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Question:

I am told my Lawyers Professional Liability Insurance Policy has a “Hammer Clause”—what is a “Hammer Clause”?

Response:

There is no Lawyers Professional Liability policy that actually states or has a defined term for a “Hammer Clause”. 

Follow-up Question:

So I am told my “Lawyers Professional Liability Insurance Policy” has one and that it is a bad thing.  So what is a “Hammer Clause”?

Response:

This is the clause contained in many Insuring Agreements or Defense & Settlement sections stating that even though the insurer will not settle a claim without the insured’s consent, the insurer’s exposure to the loss is limited to the amount that would have been paid if the insured had taken the insurer’s recommendation.  In other words, if an insured does not accept the insurer’s recommendation, then the insured is liable for any additional costs.  In essence the insurer can put the “Hammer” to you if you do not settle when they recommend.

This is a sample of what is commonly referred to as a “Hammer Clause” from a Valiant Lawyers Professional Liability policy form:

“C.    Settlement

The  Company  shall  have  the  right  to  negotiate  a settlement  or  compromise  of  a  claim  as  it  deems appropriate but shall not commit to settlement of a claim  without  the  written  consent  of  the  Named Insured. If the Named Insured refuses to consent to a settlement   or   compromise   recommended   by   the Company  and  acceptable  to  the  claimant,  then  the Company’s Limits of Liability under this Policy shall be reduced to the amount for which the claim could have been compromised or settled, plus all claim expenses incurred  up  to  the  time  the  Company  makes  its recommendation, which amount shall not exceed the remainder of the Limits of Liability specified in Section III. A”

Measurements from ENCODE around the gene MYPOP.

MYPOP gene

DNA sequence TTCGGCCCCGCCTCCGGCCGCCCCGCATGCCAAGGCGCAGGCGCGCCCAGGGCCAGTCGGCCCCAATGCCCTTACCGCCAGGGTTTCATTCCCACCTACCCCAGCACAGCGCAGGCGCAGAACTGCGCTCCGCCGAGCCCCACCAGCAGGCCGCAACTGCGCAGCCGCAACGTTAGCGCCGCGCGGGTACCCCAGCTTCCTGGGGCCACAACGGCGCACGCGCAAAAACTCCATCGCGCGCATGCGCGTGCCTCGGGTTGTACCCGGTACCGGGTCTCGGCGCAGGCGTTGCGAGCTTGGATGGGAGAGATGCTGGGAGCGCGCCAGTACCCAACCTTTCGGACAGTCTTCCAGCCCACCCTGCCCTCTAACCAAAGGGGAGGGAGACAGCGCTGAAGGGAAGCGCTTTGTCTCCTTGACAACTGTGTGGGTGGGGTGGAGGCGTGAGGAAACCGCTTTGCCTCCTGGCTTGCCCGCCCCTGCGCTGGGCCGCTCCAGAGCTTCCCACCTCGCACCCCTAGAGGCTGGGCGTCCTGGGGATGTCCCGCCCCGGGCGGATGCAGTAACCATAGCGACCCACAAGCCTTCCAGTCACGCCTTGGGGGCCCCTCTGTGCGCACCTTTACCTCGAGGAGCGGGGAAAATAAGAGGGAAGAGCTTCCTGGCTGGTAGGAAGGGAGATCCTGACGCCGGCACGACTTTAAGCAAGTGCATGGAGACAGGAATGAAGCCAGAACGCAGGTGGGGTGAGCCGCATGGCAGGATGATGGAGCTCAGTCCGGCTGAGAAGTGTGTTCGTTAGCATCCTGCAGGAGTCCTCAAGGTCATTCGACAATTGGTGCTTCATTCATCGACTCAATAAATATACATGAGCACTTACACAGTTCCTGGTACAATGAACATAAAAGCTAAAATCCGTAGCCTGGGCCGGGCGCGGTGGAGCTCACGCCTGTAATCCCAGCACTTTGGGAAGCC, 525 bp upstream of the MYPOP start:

This is a sample Lawyers Professional Liability policy from Professional Solutions policy that does not contain a “Hammer Clause”.

“Section II. DEFENSE AND SETTLEMENT

 

3.   We will not settle a Claim without the Insured’s written, faxed, or emailed consent. Your consent shall not be required to make a settlement or payment after a judgment has been entered against you.”

 

 

Given this it is better to not have then to have a “Hammer Clause”.  Reality is that in most cases, you will want to get on with life and follow the insurer’s recommendation anyway.  So the practical impact usually does not come into play.

 

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